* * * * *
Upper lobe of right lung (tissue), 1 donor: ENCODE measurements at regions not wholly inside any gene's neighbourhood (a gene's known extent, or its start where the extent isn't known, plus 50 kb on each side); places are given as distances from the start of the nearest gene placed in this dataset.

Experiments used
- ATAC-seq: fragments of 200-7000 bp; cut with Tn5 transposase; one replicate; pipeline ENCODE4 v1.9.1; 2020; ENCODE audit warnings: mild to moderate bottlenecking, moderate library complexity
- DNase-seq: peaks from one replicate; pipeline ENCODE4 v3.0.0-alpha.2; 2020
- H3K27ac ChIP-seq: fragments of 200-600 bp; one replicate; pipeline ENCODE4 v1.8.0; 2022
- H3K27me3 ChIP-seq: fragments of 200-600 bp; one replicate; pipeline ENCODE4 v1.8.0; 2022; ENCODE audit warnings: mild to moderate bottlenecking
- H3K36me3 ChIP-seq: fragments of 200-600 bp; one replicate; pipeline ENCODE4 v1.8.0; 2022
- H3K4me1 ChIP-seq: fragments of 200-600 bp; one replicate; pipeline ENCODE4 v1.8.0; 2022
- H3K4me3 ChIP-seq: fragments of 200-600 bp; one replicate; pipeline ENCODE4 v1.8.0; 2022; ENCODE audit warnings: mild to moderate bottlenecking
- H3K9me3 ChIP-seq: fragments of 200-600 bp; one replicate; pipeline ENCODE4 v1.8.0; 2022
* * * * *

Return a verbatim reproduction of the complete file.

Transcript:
Upper lobe of right lung (tissue), 1 donor: ENCODE measurements at regions not wholly inside any gene's neighbourhood (a gene's known extent, or its start where the extent isn't known, plus 50 kb on each side); places are given as distances from the start of the nearest gene placed in this dataset.

Experiments used
- ATAC-seq: fragments of 200-7000 bp; cut with Tn5 transposase; one replicate; pipeline ENCODE4 v1.9.1; 2020; ENCODE audit warnings: mild to moderate bottlenecking, moderate library complexity
- DNase-seq: peaks from one replicate; pipeline ENCODE4 v3.0.0-alpha.2; 2020
- H3K27ac ChIP-seq: fragments of 200-600 bp; one replicate; pipeline ENCODE4 v1.8.0; 2022
- H3K27me3 ChIP-seq: fragments of 200-600 bp; one replicate; pipeline ENCODE4 v1.8.0; 2022; ENCODE audit warnings: mild to moderate bottlenecking
- H3K36me3 ChIP-seq: fragments of 200-600 bp; one replicate; pipeline ENCODE4 v1.8.0; 2022
- H3K4me1 ChIP-seq: fragments of 200-600 bp; one replicate; pipeline ENCODE4 v1.8.0; 2022
- H3K4me3 ChIP-seq: fragments of 200-600 bp; one replicate; pipeline ENCODE4 v1.8.0; 2022; ENCODE audit warnings: mild to moderate bottlenecking
- H3K9me3 ChIP-seq: fragments of 200-600 bp; one replicate; pipeline ENCODE4 v1.8.0; 2022